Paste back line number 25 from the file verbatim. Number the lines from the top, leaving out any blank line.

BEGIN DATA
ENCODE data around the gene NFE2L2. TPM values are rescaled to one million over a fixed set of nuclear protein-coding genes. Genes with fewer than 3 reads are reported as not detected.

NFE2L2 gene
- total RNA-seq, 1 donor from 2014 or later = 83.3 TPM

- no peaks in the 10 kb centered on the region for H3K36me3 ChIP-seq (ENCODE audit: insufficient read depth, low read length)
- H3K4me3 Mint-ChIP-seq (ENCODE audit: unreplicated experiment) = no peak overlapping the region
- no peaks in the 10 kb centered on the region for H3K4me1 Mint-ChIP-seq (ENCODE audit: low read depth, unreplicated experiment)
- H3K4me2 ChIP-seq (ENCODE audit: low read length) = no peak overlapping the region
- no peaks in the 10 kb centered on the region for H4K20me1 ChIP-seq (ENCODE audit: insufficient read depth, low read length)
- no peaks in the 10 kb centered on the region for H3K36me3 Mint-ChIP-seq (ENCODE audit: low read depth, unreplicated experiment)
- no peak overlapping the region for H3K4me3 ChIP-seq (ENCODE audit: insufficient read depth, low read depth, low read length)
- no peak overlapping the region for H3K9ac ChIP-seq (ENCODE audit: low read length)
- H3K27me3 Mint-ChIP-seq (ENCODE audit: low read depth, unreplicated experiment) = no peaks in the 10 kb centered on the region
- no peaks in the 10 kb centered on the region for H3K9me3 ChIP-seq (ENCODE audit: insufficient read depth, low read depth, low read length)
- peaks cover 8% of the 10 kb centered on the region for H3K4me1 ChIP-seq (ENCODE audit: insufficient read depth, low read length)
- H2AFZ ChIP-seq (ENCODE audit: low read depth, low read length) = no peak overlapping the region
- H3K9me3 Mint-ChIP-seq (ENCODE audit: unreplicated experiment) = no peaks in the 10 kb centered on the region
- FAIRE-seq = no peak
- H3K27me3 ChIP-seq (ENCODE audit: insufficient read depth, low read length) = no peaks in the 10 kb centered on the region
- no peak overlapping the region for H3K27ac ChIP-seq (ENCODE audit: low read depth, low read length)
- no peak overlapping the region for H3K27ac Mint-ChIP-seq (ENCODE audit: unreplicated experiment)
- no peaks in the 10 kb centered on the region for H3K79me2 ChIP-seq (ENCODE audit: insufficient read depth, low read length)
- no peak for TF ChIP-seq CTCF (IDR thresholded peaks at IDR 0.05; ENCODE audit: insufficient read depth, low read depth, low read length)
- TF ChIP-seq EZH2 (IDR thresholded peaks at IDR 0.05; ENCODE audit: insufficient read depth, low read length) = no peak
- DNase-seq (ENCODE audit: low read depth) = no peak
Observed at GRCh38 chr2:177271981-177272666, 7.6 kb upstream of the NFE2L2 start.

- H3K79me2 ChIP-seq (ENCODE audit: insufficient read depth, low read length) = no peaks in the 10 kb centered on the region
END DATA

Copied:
Observed at GRCh38 chr2:177271981-177272666, 7.6 kb upstream of the NFE2L2 start.